The above will provide us with 6 alternative models of intersubject relationship which are alternatives to both hegemony and mutual hostility.
Before moving to these different kinds of treaty, there were two main preconditions to the making of any kind of treaty, namely, communication between the two subjects and the problem of ensuring that the other could be made to keep their promises.
The promise-keeping issue (or good faith) is actually the oldest and most basic question of relations between independent subjects. There were two inter-related aspects to the solution of this problem: (1) the calling of each party upon their own gods to act as witnesses and enforcers of their promise, as there were no shared deities on which to call, and one’s own gods were of no efficacy making the foreigner keep their promise, and (2) the use of magic (curses) to create sanctions for both parties should they break their promise.
The most frequently used technique persists to this day, where witnesses in a court swear on the holy book, not of the state religion, but of their own. Such oaths could be supplemented basically by ritualised magic, utilising fetishistic or “metaphorical” sacrifice of animals, for example; as the head of state swore that he would suffer the same fate of the sacrificial animal if he were to break his promise. All societies had some means of maintaining an ethical life other than criminal sanctions, and alien subjects had to utilise these means. So long as your alliance partner was prepared to swear an oath under such conditions that they believed that disaster would befall them should they break the promise, then they could be counted upon. Alternatively, hostages could be exchanged.
The centrality of this problem has not diminished over the centuries. Independent subjects are very reluctant to compromise their own autonomy by making promises to which they feel any real sense bound. It is a fact however, that there is no possibility for the building of a counter-hegemonic bloc other than on the basis of binding promises. How can promises be made binding today? That is a problem which needs to be tackled in terms of the ethos of each participating subject, but it needs to be tackled or no progress can be made.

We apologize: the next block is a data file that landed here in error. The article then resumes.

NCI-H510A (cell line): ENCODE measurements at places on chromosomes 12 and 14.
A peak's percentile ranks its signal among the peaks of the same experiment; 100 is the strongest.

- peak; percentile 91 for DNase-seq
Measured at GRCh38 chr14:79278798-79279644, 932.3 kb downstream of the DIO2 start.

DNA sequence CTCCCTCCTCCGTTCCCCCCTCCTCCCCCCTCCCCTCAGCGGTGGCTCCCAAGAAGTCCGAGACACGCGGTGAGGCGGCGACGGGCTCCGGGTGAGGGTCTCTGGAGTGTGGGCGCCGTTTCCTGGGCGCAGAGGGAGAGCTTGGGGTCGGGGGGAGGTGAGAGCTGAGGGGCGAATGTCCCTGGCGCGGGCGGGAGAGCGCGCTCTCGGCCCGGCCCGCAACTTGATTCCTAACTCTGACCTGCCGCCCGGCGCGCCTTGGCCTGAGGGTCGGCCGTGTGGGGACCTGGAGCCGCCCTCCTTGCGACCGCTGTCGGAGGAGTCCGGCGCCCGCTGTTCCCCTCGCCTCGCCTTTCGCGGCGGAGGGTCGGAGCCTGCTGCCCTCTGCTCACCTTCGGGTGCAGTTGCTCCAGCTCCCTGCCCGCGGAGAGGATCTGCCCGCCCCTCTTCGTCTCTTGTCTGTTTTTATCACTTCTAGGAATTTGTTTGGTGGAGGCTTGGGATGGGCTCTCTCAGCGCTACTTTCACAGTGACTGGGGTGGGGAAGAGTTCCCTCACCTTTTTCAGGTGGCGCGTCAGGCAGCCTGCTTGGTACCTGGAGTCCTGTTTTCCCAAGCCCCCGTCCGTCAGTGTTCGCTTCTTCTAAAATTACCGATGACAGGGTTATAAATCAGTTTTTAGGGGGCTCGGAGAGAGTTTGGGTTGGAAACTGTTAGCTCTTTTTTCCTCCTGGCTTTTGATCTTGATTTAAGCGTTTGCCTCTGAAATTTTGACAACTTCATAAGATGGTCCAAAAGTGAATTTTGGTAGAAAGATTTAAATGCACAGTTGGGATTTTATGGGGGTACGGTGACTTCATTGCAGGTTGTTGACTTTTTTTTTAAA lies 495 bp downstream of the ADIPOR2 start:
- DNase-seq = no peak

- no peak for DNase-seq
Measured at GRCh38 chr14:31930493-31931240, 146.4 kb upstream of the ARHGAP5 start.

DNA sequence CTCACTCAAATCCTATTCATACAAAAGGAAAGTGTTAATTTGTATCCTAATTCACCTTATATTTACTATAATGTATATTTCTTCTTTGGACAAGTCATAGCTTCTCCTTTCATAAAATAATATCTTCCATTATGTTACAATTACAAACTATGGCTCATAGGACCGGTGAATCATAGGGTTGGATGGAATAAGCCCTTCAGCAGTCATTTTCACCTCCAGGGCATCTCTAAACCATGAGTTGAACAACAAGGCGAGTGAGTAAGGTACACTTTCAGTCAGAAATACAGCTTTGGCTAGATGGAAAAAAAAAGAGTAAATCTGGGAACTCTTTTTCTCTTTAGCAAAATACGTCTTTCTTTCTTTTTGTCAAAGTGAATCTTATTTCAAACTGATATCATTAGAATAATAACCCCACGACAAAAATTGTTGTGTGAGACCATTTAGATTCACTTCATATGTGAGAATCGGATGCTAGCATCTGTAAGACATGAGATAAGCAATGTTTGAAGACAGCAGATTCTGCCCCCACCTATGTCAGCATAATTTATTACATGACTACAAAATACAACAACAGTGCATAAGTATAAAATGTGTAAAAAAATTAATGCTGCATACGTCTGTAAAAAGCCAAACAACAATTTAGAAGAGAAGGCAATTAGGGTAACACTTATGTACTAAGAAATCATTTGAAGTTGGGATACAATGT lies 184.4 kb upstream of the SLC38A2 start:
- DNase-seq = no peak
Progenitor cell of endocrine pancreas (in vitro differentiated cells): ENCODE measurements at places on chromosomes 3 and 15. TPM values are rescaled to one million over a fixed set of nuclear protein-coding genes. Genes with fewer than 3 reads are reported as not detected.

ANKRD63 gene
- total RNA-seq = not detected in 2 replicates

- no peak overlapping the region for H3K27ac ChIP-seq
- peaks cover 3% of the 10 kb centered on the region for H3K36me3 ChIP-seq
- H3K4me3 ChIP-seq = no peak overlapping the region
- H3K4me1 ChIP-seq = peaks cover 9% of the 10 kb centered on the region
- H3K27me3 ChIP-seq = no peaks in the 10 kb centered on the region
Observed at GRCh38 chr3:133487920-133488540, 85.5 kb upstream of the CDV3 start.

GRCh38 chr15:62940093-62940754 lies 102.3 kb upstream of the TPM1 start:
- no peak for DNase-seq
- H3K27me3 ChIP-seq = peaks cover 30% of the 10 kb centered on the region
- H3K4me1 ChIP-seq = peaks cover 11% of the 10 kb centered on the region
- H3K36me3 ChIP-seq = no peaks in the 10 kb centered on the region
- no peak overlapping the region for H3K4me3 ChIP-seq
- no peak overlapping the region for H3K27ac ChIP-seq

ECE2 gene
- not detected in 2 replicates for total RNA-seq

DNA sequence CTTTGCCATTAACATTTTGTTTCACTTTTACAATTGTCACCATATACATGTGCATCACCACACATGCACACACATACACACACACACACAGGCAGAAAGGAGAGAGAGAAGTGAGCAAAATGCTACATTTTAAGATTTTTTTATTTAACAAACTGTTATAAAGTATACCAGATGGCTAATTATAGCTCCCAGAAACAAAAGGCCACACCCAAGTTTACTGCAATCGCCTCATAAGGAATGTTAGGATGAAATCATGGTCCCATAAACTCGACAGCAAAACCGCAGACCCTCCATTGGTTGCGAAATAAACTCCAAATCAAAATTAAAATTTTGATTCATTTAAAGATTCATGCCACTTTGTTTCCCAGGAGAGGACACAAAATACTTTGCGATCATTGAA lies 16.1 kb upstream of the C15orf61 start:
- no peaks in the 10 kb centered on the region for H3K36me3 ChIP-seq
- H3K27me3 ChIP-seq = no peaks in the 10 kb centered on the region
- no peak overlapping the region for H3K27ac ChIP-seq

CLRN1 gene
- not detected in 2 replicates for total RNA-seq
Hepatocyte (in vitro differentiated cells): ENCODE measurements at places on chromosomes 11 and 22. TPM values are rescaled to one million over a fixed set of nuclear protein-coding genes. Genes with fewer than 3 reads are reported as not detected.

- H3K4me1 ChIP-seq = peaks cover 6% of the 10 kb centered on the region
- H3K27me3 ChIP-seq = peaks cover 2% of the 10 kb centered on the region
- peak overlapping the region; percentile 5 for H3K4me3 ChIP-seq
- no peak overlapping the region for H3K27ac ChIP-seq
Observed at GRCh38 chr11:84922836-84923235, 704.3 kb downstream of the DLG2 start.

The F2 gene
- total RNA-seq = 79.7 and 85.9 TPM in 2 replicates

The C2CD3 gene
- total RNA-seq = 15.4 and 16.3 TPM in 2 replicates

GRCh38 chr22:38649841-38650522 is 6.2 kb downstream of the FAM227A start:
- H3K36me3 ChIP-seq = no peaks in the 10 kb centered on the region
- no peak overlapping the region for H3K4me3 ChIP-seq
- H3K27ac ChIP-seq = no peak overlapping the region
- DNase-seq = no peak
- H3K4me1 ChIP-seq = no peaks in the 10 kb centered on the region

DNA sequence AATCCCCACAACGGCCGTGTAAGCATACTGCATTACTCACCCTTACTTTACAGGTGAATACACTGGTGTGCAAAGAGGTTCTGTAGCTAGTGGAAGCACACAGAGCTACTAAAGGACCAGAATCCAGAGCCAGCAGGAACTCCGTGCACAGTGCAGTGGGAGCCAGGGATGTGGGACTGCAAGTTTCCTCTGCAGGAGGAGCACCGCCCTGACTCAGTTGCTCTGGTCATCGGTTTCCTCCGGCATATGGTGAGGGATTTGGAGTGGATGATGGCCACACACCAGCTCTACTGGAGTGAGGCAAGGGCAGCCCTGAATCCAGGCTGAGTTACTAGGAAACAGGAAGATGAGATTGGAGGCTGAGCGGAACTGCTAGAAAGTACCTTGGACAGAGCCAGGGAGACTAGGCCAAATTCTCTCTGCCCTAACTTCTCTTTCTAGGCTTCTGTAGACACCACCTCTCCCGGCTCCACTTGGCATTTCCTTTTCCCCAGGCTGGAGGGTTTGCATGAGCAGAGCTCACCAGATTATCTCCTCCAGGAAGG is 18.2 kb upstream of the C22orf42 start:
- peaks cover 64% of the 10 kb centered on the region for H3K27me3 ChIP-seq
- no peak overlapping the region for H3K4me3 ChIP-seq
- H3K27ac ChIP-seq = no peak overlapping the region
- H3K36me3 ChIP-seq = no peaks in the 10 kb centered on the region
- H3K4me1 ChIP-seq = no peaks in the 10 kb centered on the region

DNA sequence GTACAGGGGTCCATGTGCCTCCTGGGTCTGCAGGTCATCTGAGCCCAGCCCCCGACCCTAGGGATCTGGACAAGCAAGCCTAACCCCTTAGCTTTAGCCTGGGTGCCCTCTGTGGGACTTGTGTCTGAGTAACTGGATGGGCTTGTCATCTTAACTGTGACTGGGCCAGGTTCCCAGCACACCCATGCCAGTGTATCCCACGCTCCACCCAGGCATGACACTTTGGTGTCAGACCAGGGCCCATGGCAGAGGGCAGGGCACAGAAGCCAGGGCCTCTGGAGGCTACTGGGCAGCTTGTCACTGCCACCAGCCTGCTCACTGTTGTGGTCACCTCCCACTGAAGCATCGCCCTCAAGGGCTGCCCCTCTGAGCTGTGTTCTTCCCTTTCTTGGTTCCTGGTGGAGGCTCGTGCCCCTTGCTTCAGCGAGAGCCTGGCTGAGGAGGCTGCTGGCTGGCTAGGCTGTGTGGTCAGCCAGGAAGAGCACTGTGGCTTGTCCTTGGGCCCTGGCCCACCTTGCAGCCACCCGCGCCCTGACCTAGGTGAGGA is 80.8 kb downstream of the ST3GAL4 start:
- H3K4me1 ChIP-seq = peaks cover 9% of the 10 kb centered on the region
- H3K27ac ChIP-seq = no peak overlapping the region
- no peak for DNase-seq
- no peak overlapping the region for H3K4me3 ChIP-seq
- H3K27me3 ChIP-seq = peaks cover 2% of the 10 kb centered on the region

If there is a “third party” or “higher authority” then this problem does not arise, but our whole problem here is the collaboration of autonomous subjects for whom there are no “higher authorities.” The ideological point is that in order to be able to genuinely commit itself to an obligation to another, a subject has to find within itself the capacity to entail irrevocable sanctions on itself for breach of promise, in a sense a subject has to be able to make itself hostage to another. (Note: hostage comes from the same root as hospitality)
The other fundamental question of relations between subjects was the question of immunity granted to ambassadors and other diplomats. Interestingly, although there is a very ancient tradition of such immunity, it was not unqualified. Ambassadors could be used as high-value hostages in fact, without this being deemed to be a breach of the law of nations by some peoples.
Heralds (kerykes, from Keryx, the son of Hermes), however, belonged to a hereditary class which created around itself a quasi-divine aura; a herald personified the subject they represented and their gods, and heralds were universally granted immunity.
However, heralds did not engage in negotiations; their role was more or less one of facilitating communication with foreigners, this could include the pouring of wine at important ceremonies, convening political meetings, pronouncing prayers and curses or declaring war as well as escorting diplomatic missions.
Ambassadors on the other hand were ordinary human beings, even if of noble lineage. A herald was to an ambassador as a constitutional monarch is to a Prime Minister. That this distinction still exists, for example in the various honorary figures who play semi-ceremonial roles in voluntary organisations, in contrast to CEOs and General Secretaries, is a pointer to the fact this distinction is not something belonging only to times gone past. We need people who are respected by everyone, but are not expected to represent or negotiate.